Sconnie Sports Talk

Despite hype, Antetokounmpo remains better centerpiece than Porzingis


Follow Isaac Bushnell on Twitter @IsaacBushnell.

Hey you. Yeah, you with the freshly styled white boy cornrows and the Latvian flag draped around your shoulders, could you do me a favor and hop down from your 7’3” high horse for a second so you can hear me out?

Now I know you have probably already joined the national movement and anointed this unicorn kid as the future king of the basketball world, but before you go hanging a crown from the horn on his forehead, allow me to make this one statement: You have something better than Kristaps Porzingis right here in Milwaukee.

While you have been drooling over the exploits of New York City’s new favorite son and lamenting the ostensible purgatory that the Milwaukee Bucks season has descended into, you have entirely forgotten what you yourselves have been blessed with. He’s public enemy number one for all autocorrect software out there, he’s the OG of skinny Europeans with crazy athleticism and alien wingspans, and he just dropped his first two career triple-doubles within a week of one another.

He is Giannis Antetokounmpo (or ‘Giannis Ante rekindling’ according to my iPhone). He is the reason that Bucks fans should still be dreaming of a contender, and he is a far better piece to build around in today’s NBA than the headline-grabbing rookie in New York. That’s right, give me the Greek Freak over the Latvian Unicorn to start my NBA franchise any day of the week.

Understanding this assertion starts with understanding one of the most misunderstood concepts in basketball—potential. My working definition of basketball potential is the distance between a player’s current level of production and the highest level of production he will reach in his career. This is an easy definition to accept, but is by no means an easy definition to apply on a case by case basis. It has become an unquestioned practice amongst NBA fans and media to attach the idea of potential to any player who ticks the boxes of being young and athletic. This practice may seem to make sense, but in reality is woefully misguided.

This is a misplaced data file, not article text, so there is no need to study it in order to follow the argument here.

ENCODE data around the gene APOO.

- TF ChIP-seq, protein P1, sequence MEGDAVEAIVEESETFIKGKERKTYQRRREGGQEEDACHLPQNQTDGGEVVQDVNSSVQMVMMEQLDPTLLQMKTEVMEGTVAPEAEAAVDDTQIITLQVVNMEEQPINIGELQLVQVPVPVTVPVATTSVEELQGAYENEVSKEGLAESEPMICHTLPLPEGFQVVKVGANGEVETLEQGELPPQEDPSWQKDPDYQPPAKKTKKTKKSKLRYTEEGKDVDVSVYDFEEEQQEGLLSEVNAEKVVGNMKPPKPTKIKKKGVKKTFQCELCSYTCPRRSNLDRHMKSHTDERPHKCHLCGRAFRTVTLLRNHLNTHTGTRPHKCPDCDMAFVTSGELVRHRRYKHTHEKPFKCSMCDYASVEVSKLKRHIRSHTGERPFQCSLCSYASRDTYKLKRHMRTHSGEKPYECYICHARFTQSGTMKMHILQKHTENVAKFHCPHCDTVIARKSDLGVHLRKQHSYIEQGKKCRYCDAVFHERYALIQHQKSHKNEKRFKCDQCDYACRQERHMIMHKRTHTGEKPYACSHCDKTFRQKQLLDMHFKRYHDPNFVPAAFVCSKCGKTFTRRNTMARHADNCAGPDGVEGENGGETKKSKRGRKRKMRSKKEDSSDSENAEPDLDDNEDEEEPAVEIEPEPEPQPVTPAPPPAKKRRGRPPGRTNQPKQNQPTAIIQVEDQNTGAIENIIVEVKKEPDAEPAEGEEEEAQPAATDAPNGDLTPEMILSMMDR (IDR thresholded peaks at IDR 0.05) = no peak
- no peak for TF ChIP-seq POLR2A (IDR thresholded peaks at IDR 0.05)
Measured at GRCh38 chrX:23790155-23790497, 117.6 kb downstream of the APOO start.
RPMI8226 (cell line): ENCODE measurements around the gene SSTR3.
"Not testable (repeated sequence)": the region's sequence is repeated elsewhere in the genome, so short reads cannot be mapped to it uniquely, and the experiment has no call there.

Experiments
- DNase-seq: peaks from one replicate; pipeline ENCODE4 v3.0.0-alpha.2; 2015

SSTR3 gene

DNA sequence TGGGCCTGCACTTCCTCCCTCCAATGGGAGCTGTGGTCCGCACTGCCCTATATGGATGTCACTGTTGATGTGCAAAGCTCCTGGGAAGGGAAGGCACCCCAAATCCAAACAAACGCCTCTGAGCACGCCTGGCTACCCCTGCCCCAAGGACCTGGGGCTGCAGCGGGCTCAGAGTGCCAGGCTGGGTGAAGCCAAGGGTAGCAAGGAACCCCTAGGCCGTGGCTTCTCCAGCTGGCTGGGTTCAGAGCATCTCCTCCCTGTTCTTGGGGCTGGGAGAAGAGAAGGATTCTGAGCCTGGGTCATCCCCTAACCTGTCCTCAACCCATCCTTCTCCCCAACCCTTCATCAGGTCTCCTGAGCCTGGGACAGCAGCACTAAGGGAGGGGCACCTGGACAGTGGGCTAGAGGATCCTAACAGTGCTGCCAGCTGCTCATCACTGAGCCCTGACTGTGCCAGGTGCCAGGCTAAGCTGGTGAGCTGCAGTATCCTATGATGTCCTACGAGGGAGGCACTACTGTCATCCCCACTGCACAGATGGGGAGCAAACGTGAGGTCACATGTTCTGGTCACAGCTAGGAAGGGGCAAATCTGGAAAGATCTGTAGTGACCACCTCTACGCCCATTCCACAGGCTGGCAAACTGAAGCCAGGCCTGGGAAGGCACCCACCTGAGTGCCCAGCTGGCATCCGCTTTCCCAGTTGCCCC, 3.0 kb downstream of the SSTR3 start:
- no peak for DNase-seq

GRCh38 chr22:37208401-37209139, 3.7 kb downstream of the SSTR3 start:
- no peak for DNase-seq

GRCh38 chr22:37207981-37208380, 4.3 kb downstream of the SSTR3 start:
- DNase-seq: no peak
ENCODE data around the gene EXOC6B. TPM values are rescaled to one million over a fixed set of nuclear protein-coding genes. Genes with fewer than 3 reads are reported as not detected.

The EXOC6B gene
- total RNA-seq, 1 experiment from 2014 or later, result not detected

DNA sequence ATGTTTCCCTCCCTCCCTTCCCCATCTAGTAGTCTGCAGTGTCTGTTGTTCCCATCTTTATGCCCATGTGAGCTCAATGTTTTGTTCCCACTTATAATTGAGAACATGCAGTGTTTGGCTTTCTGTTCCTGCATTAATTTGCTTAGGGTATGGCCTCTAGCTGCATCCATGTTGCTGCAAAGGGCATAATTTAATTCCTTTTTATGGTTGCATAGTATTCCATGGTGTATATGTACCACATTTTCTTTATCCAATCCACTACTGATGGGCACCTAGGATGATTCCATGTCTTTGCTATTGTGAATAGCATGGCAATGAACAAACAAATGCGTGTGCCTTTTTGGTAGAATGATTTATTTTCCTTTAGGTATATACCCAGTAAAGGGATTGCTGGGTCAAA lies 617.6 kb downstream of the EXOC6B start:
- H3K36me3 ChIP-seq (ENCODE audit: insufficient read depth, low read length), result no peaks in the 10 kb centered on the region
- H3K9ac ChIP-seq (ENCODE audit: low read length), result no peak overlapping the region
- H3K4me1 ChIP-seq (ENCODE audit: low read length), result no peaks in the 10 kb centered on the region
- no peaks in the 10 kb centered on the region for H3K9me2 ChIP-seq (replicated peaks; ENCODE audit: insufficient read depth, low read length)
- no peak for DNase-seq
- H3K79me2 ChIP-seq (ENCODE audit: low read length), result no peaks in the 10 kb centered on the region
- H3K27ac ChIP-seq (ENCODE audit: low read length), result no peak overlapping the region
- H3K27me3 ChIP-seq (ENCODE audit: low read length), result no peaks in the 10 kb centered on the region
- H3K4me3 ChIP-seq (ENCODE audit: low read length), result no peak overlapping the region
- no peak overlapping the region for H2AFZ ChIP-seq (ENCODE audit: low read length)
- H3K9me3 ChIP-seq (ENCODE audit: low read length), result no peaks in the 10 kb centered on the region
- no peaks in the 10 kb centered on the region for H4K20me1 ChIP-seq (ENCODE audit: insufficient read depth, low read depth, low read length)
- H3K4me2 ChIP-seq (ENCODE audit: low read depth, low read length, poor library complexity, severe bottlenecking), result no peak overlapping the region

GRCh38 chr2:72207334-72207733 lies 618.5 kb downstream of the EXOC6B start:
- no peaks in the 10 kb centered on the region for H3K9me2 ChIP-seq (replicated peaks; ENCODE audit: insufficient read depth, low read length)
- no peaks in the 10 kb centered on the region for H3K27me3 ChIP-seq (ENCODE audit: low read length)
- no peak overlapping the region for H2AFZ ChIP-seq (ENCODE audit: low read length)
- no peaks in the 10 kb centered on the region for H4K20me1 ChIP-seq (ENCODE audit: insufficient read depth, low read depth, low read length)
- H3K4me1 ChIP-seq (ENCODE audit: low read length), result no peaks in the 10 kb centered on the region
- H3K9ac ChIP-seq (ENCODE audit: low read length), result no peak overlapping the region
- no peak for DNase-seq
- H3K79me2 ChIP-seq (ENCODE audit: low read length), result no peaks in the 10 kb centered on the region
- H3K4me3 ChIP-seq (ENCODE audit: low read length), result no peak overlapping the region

A perfect juxtaposition to illustrate its flaws are the NBA careers of guards Tyreke Evans and JJ Redick. Evans was a 19 year old rookie who was strong, quick, and could jump out of the gym, while Redick was a four-year college player who did not have the physical tools to be anything more than a spot-up shooter. Evans was dubbed a guy with immense potential, while Redick was given the label of “you know exactly what you’re going to get from him.” Evans averaged 20 points and 6 assists per game on his way to winning rookie of the year in his debut season with the Sacramento Kings, but currently in the meat of his career contributes slightly smaller point totals at a similar efficiency rate towards the floundering cause that is the New Orleans Pelicans. Redick’s 6 points a night on 41% shooting were an afterthought for the Orlando Magic in his rookie season, but he now pours in 17 per game with chart-topping efficiency in his peak years for the contending Los Angeles Clippers. Evans, the poster boy for false potential as a rookie, had none to speak of, while the mundane and limited Redick had enough about him to blossom from a poor man’s Steve Kerr into a top-3 option for a title challenger. Redick’s growth along with Evans’ stagnation illustrates that a player’s true potential is not found in the weapons they currently possess, but in the weapons that they can add over time to complement their current set and create a full arsenal. This is what differentiates Giannis and Pozingis.

Porzingis is taller than Shaq and has a 7’6” wingspan. He can put the ball on the floor, stroke it from distance, and go work in the post. He runs the floor like a gazelle and leaps like a salmon. He has a high basketball IQ along with incredible timing and instincts that allow him to block shots on the defensive end and throw down put-back dunks on the offensive end. He has it all and is unlike anything the NBA has ever seen before. These are facts that fanboys and haters like myself can universally agree upon, but the net interpretation of these facts is where I break away from the consensus. The average fan looks at them and interprets a potential the likes of which we have never seen before. I look at them and interpret a more-or-less fully polished player.